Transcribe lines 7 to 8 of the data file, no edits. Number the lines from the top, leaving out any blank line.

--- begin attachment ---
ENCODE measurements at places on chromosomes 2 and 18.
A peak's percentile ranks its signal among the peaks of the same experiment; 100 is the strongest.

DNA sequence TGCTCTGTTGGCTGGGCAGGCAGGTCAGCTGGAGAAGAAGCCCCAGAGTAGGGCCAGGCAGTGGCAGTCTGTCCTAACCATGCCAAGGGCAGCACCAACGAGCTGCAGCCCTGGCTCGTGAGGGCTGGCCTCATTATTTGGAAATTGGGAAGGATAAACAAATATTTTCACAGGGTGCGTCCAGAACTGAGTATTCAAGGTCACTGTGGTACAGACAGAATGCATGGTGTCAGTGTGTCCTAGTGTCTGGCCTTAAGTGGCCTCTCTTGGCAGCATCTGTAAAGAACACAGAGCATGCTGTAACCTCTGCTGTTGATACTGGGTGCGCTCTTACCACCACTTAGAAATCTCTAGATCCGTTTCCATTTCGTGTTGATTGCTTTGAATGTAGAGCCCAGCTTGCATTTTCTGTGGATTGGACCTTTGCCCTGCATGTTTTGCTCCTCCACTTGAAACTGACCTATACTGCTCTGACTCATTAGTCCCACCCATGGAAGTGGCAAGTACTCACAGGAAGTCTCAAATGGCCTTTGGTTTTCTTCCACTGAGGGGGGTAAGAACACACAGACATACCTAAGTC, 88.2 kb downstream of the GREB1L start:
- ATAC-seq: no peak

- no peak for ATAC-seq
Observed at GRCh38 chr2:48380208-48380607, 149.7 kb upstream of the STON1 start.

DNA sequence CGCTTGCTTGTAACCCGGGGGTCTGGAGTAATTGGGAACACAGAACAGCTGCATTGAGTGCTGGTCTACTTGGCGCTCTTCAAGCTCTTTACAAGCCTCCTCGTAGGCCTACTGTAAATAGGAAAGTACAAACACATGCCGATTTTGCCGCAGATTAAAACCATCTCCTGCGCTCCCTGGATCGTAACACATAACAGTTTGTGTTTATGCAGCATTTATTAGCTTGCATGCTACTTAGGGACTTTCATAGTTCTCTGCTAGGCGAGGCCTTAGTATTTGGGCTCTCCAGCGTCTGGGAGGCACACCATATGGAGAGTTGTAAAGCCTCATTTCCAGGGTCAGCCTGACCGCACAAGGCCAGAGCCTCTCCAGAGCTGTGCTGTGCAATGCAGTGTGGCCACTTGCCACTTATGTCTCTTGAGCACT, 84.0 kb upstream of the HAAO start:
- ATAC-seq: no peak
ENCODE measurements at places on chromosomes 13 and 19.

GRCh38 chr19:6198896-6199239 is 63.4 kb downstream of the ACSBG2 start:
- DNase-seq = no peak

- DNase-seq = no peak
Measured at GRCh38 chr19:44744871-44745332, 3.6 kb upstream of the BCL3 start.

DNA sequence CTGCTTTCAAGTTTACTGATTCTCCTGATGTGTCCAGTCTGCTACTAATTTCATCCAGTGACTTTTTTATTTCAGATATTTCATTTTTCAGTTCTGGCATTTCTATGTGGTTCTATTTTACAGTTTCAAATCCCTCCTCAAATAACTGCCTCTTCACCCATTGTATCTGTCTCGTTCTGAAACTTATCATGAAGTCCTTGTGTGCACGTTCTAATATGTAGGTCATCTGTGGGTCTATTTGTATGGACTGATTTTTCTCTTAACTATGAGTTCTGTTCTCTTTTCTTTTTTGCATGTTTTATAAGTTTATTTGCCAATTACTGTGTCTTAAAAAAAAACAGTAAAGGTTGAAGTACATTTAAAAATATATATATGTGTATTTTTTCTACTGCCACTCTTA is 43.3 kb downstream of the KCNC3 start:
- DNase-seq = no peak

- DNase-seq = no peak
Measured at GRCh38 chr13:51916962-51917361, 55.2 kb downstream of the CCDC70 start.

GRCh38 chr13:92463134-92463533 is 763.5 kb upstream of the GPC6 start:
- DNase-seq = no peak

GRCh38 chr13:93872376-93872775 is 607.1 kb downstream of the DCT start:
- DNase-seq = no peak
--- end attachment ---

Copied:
DNA sequence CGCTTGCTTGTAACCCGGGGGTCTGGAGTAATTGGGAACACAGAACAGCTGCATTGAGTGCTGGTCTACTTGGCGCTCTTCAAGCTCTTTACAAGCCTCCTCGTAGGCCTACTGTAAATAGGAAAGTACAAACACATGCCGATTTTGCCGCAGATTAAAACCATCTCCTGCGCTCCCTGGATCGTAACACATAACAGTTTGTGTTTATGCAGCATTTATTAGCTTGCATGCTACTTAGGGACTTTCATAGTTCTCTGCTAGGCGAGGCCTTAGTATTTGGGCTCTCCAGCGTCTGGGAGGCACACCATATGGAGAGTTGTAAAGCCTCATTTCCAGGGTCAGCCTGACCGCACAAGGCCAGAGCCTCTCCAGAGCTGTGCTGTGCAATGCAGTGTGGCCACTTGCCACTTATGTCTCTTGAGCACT, 84.0 kb upstream of the HAAO start:
- ATAC-seq: no peak